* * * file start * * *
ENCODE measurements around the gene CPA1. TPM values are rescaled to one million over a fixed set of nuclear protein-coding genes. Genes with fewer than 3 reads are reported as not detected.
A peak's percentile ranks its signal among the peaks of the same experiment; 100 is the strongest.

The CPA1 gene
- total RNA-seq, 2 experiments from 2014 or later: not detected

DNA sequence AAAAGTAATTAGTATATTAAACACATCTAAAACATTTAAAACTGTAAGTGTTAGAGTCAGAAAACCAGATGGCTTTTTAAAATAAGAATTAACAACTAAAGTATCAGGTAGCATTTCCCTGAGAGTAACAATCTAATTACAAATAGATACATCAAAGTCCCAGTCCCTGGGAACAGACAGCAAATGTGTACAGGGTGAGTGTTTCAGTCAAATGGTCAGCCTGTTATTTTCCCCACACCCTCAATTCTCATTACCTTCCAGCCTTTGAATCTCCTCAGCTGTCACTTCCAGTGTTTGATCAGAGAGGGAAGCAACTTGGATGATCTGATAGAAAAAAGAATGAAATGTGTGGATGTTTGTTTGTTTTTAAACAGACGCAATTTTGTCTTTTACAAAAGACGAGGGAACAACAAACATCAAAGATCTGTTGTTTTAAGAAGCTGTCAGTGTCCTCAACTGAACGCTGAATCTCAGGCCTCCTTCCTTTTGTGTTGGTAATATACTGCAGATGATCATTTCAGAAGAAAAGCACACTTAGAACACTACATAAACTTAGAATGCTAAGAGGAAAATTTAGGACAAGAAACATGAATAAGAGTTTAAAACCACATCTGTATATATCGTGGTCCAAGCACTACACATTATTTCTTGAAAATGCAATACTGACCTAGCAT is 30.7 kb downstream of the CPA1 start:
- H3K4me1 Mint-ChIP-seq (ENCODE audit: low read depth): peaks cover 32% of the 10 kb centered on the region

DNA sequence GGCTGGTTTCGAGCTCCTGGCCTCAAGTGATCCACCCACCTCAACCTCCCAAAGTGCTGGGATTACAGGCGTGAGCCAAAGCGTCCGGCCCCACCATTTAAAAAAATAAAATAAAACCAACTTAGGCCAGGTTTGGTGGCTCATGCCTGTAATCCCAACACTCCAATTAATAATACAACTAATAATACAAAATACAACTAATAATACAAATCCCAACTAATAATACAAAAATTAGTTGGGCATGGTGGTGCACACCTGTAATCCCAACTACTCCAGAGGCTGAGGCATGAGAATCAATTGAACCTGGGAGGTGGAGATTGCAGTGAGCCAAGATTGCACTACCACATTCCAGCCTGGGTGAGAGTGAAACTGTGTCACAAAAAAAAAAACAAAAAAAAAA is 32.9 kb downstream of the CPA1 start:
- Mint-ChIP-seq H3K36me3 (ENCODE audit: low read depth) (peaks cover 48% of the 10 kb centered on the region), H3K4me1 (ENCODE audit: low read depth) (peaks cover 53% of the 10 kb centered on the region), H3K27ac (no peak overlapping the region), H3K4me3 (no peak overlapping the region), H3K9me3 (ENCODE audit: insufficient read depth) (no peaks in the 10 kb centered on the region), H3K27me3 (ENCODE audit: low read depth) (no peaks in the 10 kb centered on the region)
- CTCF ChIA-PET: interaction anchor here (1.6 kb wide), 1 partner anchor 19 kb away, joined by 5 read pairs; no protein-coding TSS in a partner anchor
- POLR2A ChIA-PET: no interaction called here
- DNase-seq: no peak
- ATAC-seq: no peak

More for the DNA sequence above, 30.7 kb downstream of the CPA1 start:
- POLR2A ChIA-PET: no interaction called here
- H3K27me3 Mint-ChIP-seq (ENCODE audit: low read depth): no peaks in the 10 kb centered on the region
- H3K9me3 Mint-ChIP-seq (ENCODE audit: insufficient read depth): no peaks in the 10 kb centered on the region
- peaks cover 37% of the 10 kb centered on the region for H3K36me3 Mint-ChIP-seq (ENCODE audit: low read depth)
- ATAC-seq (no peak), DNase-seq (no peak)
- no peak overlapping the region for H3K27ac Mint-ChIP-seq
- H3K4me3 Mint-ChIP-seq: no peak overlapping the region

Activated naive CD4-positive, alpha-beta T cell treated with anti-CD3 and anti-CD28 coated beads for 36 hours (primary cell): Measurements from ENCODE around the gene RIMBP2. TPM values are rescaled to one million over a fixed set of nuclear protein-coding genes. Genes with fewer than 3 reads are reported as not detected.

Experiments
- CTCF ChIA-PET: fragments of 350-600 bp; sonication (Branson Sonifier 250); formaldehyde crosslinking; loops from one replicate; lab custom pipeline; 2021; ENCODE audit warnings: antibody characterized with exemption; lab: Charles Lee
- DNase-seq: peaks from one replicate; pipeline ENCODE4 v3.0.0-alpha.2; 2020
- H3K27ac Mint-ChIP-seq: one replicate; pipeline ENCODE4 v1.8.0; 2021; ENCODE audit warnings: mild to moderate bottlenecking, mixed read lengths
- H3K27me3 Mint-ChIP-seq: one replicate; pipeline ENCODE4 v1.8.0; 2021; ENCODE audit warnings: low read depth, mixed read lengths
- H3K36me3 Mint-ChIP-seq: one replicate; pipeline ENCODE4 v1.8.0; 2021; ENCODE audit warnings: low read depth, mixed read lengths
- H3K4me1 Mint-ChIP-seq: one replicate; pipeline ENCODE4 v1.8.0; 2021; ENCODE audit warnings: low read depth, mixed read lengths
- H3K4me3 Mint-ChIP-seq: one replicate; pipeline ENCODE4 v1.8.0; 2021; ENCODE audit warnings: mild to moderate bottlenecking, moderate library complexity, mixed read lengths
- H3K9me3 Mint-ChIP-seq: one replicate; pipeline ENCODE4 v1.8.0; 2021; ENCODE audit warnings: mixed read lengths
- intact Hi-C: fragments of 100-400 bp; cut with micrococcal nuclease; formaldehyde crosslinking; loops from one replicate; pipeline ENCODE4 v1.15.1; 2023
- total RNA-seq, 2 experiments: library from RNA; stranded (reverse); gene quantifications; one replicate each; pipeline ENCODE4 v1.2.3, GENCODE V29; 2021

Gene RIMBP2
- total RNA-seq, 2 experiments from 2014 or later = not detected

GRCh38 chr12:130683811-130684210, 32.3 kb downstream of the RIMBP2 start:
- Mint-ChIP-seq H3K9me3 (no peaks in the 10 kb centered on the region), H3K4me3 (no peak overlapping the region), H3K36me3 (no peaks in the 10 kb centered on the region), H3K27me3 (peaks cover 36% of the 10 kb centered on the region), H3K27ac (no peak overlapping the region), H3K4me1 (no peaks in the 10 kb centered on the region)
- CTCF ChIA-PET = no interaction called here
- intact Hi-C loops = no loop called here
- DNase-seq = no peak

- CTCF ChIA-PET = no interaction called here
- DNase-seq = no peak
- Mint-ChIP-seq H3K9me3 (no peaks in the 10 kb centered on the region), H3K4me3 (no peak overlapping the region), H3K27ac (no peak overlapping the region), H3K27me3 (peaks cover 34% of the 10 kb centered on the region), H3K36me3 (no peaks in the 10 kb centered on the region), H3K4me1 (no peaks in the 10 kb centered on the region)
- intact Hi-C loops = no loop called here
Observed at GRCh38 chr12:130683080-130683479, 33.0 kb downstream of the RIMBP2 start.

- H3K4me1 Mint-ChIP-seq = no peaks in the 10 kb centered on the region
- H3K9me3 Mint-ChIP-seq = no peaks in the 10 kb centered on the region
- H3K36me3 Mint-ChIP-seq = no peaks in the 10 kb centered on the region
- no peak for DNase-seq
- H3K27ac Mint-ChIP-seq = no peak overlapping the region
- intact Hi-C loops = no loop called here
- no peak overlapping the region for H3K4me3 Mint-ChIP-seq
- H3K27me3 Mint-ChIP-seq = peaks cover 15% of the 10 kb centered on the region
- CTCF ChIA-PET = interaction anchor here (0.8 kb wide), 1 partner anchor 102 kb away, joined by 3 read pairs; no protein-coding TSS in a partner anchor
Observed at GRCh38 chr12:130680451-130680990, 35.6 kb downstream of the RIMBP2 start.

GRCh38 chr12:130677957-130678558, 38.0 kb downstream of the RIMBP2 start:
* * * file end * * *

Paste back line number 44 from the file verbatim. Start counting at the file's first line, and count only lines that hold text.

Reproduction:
Observed at GRCh38 chr12:130683080-130683479, 33.0 kb downstream of the RIMBP2 start.